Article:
Corn: Corn futures traded firmly at Monday’s close. Friday’s mistaken early release of the FSA acreage data from farm programs apparently robbed the official report’s release of its bullish impact, since corn futures backed away from early morning highs. The weekly Export Inspections report seemed rather disappointing, but fund buying reportedly supported the market through the day. March corn futures closed up 1.0 cent to $4.085/bushel Monday, while July inched 1.0 higher to $4.225.

Soybeans: The NOPA Crush report depressed the soy complex. The FSA acreage total for soybeans also seemed quite supportive, since it suggested the USDA will lower its official harvested acreage total in January. But traders couldn’t sustain the bullish momentum from the premature release last Friday. Moreover, the November crush figure from today’s NOPA report also disappointed industry bulls, which exerted increased pressure on prices. January soybean futures fell 7.75 cents to $10.395/bushel in late Monday action, while January soyoil sagged 0.09 to 32.27 cents/pound, and January meal lost $1.6 to $365.4/ton.

Wheat: The Russian situation apparently spurred wheat market buying. The Russian ruble come under sharp early-week pressure, which many traders suspect will cause the Putin government to restrict wheat exports in order to control surging domestic inflation. Russian exporters are reportedly pushing wheat as quickly as possible, which would normally be a bearish development, but traders seemingly think that means export restrictions are coming. The Inspections report was supportive as well. March CBOT wheat rallied 12.5 cents to $6.19/bushel late Monday afternoon, while March KC wheat jumped 12.75 cents to $6.47/bushel and March MWE wheat surged 11.75 to $6.325.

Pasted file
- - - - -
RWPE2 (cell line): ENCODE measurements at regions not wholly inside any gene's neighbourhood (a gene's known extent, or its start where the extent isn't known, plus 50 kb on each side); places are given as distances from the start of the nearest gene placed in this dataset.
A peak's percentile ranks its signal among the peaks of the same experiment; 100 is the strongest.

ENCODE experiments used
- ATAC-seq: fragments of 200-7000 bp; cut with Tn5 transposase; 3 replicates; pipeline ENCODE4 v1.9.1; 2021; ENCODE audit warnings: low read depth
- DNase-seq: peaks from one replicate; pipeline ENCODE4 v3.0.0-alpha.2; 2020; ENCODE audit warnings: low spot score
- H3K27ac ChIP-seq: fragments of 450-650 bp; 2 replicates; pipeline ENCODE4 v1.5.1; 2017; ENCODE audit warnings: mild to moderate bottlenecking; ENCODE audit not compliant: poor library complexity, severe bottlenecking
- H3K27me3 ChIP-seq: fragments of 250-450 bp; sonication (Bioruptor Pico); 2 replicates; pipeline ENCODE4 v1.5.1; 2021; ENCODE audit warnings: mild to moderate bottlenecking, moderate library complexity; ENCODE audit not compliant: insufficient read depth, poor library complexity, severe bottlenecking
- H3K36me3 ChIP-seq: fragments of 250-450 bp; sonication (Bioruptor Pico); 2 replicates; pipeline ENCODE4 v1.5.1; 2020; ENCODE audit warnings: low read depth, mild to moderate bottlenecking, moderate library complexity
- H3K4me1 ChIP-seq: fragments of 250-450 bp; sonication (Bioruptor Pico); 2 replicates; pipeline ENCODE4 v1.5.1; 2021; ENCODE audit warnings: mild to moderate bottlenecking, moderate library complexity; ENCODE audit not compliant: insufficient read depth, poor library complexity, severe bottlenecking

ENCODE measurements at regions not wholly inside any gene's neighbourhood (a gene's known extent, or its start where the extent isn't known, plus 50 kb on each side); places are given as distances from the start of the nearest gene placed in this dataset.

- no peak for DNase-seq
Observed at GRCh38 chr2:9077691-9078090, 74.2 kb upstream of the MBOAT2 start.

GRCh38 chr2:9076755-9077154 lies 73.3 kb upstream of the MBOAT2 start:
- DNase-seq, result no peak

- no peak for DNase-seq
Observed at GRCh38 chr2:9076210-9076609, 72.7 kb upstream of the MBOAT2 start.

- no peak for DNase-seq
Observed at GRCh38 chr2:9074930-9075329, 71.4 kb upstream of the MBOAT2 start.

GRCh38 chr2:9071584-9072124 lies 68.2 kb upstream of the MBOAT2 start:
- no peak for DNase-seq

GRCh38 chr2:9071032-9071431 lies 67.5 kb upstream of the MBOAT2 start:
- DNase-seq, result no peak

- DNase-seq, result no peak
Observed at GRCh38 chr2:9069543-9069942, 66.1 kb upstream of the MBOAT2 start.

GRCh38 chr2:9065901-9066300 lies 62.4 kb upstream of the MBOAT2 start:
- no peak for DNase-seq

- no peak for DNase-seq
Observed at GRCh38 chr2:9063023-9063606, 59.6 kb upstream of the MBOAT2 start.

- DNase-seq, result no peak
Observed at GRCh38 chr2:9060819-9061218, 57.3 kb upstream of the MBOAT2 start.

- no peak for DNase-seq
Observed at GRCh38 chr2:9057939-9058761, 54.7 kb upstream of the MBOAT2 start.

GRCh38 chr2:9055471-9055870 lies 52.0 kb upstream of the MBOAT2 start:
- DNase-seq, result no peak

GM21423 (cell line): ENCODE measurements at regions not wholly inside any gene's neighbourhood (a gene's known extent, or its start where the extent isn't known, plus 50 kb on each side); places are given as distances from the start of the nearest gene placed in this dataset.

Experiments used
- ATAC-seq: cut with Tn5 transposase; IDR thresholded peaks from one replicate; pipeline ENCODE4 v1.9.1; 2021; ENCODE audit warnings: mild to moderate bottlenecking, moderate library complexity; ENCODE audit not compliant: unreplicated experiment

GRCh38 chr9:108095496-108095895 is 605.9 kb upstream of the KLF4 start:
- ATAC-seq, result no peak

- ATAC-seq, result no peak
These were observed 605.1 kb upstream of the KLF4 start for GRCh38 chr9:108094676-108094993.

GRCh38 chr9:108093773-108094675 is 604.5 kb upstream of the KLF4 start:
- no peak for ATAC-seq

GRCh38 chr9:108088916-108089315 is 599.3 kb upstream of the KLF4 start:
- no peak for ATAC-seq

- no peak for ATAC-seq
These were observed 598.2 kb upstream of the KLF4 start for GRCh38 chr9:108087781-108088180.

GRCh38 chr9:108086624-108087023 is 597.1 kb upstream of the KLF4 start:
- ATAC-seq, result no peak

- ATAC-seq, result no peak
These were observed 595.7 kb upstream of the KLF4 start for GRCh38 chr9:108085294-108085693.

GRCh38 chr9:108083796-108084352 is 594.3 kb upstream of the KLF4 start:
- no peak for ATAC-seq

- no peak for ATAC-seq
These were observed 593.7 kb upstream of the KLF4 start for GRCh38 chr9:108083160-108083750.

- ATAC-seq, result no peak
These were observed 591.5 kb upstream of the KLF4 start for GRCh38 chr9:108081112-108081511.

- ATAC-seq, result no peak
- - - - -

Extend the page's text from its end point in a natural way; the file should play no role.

Cattle: The midsession beef rebound did little to support cattle futures. News of sizeable cash and wholesale losses exerted considerable downward pressure upon cattle futures last week. Moreover, Friday’s big wholesale losses probably exacerbated fears about forthcoming demand strength, which weighed heavily upon CME futures again today. News of a sizeable midday beef rebound only modestly reduced the selling pressure. February live cattle dipped 0.42 cents to 161.75 cents/pound at Monday’s CME close, while April skidded 0.30 to 161.10. January and March feeder cattle futures again plunged the 3.00-cent daily limit to 222.60 and 218.25 cents/pound, respectively.

Hogs: The hog and pork complex came back from early lows. Although the wholesale pork markets proved quite strong last Friday, the ongoing breakdown in cattle and feeder futures, as well as recent cash market slippage, continue weighing on hog futures at today’s opening. However, midsession news of another wholesale rise largely reversed the early losses. February hog futures ended Monday having edged up 0.02 cents to 83.27 cents/pound, while June hogs added 0.10 cents to 91.25.